Plucking the gray hairs out of my Uncle Jose head, I leaded in to sniff his hair, the smell of citrus lemon went up my nose. “Do you wash your hair with lemon juice?” I asked, as he laughed he explained to me that in order to get the smell of fish off him, you have to rub lemon on you. Confused by why he would smell like fish, I questioned him again, “Why do you smell like fish if you work at the pizza place? People put fish on their fish?” Sitting up he laughed again, “No baby, I went fishing this morning and I was out at sea all morning. Afterwards, I rubbed the lemon all over me.” As I sat back and thought about all the things he showed me like, how to make pizza from scratch and farming, I wondered why he never took me fishing.
Yet, there was always a catch with him; every time I wondered something or asked for something, I would have to do something in return. When Uncle Jose used to pick us up after school he took us to work at Jino’s Pizza, so we could eat and do our homework. If we went out to eat and I helped cleaned the table, he would give me coins from other countries. In order to have cable, in the house, my sister and I had to keep our room clean. One day he made a pop up visit and our room was dirty, he took the box away and we didn’t see it for two weeks. That was the worst two weeks of your lives. Needless to say, Uncle Jose was aa fun person but also very serious, the way he put it, “That’s how the world works, you want something you have to do something to get it.”
This time around, he promised to take my sister and I fishing if we didn’t stress my mom out with our petty fights. Mom worked all day and school all night, our little fights was the last thing so needed so my sister and I worked hard on staying out of her way. Fast forward six months, it’s the night before Uncle Jose takes us fishing and I am really anxious. My stomach is tossing and turning and I feel like I’m going to be sick. My anxiety always gets the best of me, I have to be up at two in the morning in order to be at the dock by four. As my alarm goes off, I can’t tell whether my eyes are opened or closed. I bring my hand to my eye. Open. Definitely open. Searching for my alarm blindly I finally get it to shut off and get ready for my big adventure.
Okay, today’s the day I’m going to learn how to fish. After we got dressed and headed to the car, I must have fell back to sleep because before I knew it, we were at the dock. It’s still dark outside but the sky started to have gold strips run across, piercing through the deep indigo, welcoming the sunrise over Marina Del Rey Dock 52 (Appendix A). Sailing out into the open blue, it felt like the wind hit me like the Titanic hit the iceberg. Fishing wasn’t as fun as I thought it was going to be, there was a lot of waiting around, holding the rod or having it balance a certain way so it wouldn’t fall into the deep blue. Often times my sister and I went inside the boat to watch television and drink hot chocolate. When we got a tug on the line it was exciting, Uncle Jose would rush over to help us wheel it in as fast as we can. Many fish we caught we threw back into sea, some we kept inside a cooler with water. The catch of the day was with my sister threw the line out and it got caught onto a seagull. I laughed until my stomach hurt, teasing her about not being able to know how to fish. After wheeling in the seagull, we struggled to free it from its continuous flapping in fear of us. The experience was horrifying and yet hilarious.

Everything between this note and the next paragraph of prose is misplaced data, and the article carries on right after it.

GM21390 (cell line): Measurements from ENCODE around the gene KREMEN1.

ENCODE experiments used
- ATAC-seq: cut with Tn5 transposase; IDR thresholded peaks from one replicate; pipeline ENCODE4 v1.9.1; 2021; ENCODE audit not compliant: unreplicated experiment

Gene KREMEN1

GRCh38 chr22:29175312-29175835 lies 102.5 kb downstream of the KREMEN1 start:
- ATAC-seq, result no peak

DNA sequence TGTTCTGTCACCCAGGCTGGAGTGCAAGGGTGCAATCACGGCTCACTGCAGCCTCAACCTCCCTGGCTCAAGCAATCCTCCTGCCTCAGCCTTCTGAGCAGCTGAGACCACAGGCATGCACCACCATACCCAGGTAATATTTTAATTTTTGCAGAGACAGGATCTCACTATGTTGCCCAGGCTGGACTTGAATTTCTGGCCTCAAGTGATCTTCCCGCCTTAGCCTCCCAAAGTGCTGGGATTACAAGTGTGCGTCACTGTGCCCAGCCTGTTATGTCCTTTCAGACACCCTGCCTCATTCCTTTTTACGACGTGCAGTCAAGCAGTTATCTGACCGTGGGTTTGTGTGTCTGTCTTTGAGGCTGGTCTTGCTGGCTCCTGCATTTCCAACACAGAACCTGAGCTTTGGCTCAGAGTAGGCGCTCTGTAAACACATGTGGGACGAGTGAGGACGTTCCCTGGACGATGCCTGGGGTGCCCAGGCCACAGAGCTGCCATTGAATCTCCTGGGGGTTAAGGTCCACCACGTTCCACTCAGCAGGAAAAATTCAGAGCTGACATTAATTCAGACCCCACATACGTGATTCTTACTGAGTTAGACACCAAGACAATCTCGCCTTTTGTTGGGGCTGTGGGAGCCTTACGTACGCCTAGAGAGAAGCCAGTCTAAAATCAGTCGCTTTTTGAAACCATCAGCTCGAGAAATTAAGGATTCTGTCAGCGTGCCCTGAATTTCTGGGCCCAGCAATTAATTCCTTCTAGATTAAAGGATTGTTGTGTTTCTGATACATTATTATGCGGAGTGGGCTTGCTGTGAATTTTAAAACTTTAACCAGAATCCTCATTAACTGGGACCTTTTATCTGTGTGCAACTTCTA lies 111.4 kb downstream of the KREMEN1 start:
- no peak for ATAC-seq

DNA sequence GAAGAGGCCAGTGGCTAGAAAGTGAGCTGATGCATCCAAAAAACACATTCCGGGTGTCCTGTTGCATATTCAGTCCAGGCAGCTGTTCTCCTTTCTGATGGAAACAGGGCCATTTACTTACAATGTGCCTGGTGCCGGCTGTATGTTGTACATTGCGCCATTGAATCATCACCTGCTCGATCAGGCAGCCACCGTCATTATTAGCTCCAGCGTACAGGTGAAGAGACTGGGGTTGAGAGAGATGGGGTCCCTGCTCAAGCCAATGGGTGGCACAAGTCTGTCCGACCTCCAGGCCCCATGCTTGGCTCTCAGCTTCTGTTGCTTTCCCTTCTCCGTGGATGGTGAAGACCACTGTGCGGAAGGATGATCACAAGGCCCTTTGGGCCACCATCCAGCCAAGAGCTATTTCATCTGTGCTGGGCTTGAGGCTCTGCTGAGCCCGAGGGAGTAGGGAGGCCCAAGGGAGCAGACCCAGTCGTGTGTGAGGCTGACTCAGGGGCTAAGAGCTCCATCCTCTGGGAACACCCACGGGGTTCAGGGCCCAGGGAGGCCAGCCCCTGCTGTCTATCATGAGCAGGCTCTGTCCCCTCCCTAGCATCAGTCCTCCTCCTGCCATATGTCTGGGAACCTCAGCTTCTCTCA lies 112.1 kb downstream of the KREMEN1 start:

After spending hours on the sea we came upon and spot that had lobsters. As I watched my Uncle Jose fight to not get pinched by the lobsters, I couldn’t wait to hold it myself. As he came back on board he showed my sister and I how to boil and cut the lobster. I helped him chop onions, tomatoes, and cilantro to make pico de gallo; while Uncle Jose showed me how to crack open the lobster. Placing the tortillas on the stove and pressing them, my mouth began to water. It was a long trip and it was time to eat what we set out to sail for. As I bit into the lobster taco the juices ran out the corner of my mouth.
Ever since that day, I’ had a true love of trying seafood in other ways and exploring ways to cook seafood. San Diego is a second home to me when my auntie owns a condo off Imperial Beach. On the strip, there are not only great lounges, bars, coffee shops, markets but has the best lobster tacos. Every time I travel that way it’s a must that I stop by IB Forum Sports & Bar Grill. However, driving to San Diego every time I want lobster tacos isn’t idea so my favorite place out here to eat lobster tacos is a place called Lobster & Beer. Today I enjoy the different ways in which lobster is used: pizza, mac and cheese, nachos, burrito, etc. The recipe for lobster tacos is something I use but there are many ways in which it can be done depending on the season.
Lobster Street Tacos
Time: Preparation: 20 minutes / / Cook: 7 minutes // Total: 27 minutes
Lobster (claw or tail meat) (Appendix B)
Pico de Gallo (chopped roma tomato, ½ white or red onion (chopped), 3 tablespoons of fresh chopped cilantro, salt, black pepper, ½ lime juice) (Appendix C)
Chipotle aioli sauce
Flour tortilla (or corn tortilla, also can use lettuce wrap as a healthier option)
Lime (Appendix D)
- Preheat a lightly oiled grill pan over medium-high heat.
- Cut lobster tail in half (lengthwise alone the spine). Sprinkle with salt and black pepper. Grill until slightly charred and shells have a bright color. Remove lobster meat from shells and chop.
- Warm shells
- Place lobster meat in shells and top with pico de gallo, shredded cabbage, chipotle aioli sauce and squeeze lime over them.
- Enjoy! (Appendix E)
- Can make them “Summer” by adding mango as a topping.
- Can have slaw as a side.
- Can use other toppings such as: avocado, cilantro
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